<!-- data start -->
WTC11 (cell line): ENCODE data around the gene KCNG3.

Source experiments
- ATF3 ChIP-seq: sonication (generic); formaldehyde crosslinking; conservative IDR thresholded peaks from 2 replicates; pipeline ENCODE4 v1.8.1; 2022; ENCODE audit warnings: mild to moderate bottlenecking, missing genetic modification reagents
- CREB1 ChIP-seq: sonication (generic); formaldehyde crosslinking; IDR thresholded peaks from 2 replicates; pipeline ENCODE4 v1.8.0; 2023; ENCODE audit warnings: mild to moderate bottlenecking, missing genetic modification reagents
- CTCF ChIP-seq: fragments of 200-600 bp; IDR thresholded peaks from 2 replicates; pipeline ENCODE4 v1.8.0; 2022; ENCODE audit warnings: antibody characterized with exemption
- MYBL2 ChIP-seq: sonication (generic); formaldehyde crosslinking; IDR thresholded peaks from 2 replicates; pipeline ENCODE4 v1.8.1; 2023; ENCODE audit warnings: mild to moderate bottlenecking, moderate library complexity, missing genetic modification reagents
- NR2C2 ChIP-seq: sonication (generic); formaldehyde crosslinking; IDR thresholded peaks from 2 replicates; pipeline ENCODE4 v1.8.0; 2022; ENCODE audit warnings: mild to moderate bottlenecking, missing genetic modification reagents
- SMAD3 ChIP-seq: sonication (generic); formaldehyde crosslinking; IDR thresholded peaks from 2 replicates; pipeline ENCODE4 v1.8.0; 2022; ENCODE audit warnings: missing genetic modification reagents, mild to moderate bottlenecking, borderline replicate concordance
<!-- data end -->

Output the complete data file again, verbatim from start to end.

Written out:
WTC11 (cell line): ENCODE data around the gene KCNG3.

Source experiments
- ATF3 ChIP-seq: sonication (generic); formaldehyde crosslinking; conservative IDR thresholded peaks from 2 replicates; pipeline ENCODE4 v1.8.1; 2022; ENCODE audit warnings: mild to moderate bottlenecking, missing genetic modification reagents
- CREB1 ChIP-seq: sonication (generic); formaldehyde crosslinking; IDR thresholded peaks from 2 replicates; pipeline ENCODE4 v1.8.0; 2023; ENCODE audit warnings: mild to moderate bottlenecking, missing genetic modification reagents
- CTCF ChIP-seq: fragments of 200-600 bp; IDR thresholded peaks from 2 replicates; pipeline ENCODE4 v1.8.0; 2022; ENCODE audit warnings: antibody characterized with exemption
- MYBL2 ChIP-seq: sonication (generic); formaldehyde crosslinking; IDR thresholded peaks from 2 replicates; pipeline ENCODE4 v1.8.1; 2023; ENCODE audit warnings: mild to moderate bottlenecking, moderate library complexity, missing genetic modification reagents
- NR2C2 ChIP-seq: sonication (generic); formaldehyde crosslinking; IDR thresholded peaks from 2 replicates; pipeline ENCODE4 v1.8.0; 2022; ENCODE audit warnings: mild to moderate bottlenecking, missing genetic modification reagents
- SMAD3 ChIP-seq: sonication (generic); formaldehyde crosslinking; IDR thresholded peaks from 2 replicates; pipeline ENCODE4 v1.8.0; 2022; ENCODE audit warnings: missing genetic modification reagents, mild to moderate bottlenecking, borderline replicate concordance